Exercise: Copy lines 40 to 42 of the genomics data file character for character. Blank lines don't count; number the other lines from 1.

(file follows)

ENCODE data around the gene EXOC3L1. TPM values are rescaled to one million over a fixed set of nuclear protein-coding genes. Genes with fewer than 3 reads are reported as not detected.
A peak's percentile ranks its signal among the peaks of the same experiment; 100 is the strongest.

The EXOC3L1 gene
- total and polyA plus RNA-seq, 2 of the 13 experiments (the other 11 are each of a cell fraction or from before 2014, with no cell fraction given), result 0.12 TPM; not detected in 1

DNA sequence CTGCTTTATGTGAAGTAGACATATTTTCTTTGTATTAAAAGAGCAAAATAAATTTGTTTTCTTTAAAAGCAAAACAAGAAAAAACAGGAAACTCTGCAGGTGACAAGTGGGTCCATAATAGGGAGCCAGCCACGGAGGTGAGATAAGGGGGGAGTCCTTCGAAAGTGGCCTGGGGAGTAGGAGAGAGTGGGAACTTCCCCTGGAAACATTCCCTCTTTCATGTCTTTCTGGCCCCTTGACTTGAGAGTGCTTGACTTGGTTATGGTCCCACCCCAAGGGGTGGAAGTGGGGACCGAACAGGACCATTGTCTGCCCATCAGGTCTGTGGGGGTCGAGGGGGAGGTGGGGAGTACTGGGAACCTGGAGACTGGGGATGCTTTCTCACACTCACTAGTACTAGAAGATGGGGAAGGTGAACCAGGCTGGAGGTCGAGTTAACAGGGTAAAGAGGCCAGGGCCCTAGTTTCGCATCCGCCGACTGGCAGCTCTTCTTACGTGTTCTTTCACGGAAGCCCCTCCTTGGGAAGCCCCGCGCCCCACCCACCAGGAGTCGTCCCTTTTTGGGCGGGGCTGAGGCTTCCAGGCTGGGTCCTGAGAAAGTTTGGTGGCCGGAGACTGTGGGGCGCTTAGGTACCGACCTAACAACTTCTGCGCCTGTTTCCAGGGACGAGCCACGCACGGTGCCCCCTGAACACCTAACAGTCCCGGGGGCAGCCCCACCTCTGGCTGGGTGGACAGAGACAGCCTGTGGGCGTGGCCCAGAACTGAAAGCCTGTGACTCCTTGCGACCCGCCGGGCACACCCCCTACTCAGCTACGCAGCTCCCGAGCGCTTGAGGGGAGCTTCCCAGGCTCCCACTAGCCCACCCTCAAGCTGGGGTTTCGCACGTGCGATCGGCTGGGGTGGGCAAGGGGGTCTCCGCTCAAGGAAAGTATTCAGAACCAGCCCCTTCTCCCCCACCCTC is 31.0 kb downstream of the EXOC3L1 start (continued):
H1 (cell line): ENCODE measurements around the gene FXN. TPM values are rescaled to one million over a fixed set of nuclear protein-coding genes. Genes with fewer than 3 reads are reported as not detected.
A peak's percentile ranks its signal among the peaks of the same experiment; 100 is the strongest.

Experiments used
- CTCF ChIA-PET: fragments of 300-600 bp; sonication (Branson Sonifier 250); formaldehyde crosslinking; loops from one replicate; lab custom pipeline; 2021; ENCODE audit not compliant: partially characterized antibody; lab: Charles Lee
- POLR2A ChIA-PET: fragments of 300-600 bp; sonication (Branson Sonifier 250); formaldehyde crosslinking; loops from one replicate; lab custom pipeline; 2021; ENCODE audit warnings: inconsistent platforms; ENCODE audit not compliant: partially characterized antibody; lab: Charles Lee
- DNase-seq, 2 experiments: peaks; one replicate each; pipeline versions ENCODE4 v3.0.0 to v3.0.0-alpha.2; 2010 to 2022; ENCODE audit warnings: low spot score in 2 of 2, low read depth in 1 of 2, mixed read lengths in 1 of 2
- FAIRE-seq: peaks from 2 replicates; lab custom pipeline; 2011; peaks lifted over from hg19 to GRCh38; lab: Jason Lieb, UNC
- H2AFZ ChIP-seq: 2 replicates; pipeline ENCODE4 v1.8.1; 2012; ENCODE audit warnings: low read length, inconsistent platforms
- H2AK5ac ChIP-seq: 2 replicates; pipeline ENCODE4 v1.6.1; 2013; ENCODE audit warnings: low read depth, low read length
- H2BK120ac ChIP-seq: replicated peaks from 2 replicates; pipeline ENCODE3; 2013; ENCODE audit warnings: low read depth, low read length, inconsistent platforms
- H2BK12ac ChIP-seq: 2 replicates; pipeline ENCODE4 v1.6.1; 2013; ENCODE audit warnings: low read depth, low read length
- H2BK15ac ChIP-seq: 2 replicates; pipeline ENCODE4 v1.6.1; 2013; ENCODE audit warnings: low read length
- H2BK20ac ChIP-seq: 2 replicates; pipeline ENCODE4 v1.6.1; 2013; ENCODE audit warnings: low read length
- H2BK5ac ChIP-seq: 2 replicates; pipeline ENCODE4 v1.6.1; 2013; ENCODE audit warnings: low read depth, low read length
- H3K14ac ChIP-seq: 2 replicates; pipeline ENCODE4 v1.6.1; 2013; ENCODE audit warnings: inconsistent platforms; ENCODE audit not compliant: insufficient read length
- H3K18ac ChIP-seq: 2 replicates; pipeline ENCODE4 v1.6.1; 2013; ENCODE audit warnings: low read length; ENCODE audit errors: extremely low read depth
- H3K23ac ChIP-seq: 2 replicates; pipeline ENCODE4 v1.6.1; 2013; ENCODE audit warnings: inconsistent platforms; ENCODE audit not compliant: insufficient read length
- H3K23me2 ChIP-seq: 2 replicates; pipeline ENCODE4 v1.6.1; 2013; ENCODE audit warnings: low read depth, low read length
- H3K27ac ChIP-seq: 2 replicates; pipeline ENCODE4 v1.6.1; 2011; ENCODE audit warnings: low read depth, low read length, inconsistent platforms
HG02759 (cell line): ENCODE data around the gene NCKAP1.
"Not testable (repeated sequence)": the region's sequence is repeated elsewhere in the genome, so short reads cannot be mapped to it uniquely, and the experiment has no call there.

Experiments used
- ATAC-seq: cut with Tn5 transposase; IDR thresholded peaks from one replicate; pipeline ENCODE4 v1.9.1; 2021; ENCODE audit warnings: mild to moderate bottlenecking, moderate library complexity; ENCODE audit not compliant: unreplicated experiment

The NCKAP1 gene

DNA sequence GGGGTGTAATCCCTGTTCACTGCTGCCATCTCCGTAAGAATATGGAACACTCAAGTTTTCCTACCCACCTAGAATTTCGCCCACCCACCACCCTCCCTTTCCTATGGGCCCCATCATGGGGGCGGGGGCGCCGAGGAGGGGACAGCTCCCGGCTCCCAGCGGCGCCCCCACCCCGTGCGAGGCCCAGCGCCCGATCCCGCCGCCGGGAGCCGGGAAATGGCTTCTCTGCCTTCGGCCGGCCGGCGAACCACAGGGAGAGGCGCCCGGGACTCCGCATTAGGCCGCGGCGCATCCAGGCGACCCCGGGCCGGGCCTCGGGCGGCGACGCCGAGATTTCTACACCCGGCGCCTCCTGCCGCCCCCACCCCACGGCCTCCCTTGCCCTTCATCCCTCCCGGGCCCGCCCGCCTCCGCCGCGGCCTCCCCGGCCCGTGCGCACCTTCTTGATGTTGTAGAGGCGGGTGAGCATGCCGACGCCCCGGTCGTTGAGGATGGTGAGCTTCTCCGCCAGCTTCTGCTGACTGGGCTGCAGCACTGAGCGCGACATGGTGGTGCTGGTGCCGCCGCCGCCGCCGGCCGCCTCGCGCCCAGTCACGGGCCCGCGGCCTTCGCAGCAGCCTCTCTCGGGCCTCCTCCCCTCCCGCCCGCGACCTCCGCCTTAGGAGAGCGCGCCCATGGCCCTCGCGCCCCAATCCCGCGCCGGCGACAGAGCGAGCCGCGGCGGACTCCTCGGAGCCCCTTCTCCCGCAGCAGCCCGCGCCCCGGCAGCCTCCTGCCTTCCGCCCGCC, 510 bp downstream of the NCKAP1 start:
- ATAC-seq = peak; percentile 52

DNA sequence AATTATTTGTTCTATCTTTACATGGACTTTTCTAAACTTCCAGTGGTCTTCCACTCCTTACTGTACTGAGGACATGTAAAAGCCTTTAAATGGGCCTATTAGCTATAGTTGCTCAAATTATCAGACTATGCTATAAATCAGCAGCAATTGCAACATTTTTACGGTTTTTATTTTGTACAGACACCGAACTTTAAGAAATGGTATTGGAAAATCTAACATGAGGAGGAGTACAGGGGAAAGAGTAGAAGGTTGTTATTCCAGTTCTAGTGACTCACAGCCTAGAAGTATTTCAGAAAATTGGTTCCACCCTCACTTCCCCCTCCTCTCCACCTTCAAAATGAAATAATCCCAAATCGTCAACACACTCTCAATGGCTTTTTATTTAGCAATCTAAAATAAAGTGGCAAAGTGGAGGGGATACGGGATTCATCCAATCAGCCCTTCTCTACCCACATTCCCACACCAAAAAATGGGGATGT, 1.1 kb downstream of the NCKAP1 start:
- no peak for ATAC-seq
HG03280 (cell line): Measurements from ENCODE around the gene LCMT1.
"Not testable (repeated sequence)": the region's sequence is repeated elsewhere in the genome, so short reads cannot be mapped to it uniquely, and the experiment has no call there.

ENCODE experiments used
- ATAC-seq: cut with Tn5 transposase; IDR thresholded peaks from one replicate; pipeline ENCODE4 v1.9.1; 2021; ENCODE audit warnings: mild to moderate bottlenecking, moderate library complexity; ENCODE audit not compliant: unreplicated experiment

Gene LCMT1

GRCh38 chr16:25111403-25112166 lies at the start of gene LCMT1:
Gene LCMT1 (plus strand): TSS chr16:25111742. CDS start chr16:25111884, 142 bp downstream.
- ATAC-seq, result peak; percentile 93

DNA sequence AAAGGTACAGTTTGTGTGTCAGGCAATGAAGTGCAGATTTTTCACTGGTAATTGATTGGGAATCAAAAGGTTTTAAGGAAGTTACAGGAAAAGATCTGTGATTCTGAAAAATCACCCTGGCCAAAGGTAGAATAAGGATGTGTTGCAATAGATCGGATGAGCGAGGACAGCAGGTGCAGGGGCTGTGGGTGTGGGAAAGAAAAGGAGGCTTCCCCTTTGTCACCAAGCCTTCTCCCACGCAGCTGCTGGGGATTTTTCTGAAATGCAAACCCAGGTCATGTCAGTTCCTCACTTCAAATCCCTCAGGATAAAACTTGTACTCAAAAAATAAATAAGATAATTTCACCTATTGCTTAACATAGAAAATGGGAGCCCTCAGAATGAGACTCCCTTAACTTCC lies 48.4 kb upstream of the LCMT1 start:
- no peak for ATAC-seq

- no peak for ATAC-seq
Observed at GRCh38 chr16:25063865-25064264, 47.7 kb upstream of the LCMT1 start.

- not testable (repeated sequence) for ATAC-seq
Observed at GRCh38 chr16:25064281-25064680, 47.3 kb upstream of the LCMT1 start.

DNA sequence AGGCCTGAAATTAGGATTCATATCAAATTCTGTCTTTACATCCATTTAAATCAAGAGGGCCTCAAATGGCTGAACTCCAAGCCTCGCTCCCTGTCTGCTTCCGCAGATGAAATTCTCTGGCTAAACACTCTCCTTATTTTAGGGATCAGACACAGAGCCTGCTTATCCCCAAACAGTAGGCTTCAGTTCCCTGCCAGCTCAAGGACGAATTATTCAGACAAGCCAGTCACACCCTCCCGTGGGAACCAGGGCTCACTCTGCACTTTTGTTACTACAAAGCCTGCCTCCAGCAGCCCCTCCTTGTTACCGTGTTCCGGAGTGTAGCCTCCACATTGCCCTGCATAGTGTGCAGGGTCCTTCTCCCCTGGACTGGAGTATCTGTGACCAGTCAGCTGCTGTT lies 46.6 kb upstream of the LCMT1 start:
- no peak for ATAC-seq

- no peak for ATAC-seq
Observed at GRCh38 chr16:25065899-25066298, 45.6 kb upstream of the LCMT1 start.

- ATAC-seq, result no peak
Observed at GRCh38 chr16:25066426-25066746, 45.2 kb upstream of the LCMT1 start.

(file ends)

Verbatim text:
Gene LCMT1 (plus strand): TSS chr16:25111742. CDS start chr16:25111884, 142 bp downstream.
- ATAC-seq, result peak; percentile 93

DNA sequence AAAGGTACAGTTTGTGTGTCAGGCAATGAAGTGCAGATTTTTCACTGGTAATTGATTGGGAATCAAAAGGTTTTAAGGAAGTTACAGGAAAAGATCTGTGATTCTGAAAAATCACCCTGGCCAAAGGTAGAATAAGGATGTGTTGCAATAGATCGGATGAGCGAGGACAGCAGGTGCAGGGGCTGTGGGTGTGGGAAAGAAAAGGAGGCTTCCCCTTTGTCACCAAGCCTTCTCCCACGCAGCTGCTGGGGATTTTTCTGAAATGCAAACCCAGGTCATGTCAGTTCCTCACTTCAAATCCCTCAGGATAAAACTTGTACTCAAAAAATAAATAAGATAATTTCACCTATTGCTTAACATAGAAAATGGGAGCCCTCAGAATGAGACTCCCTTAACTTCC lies 48.4 kb upstream of the LCMT1 start: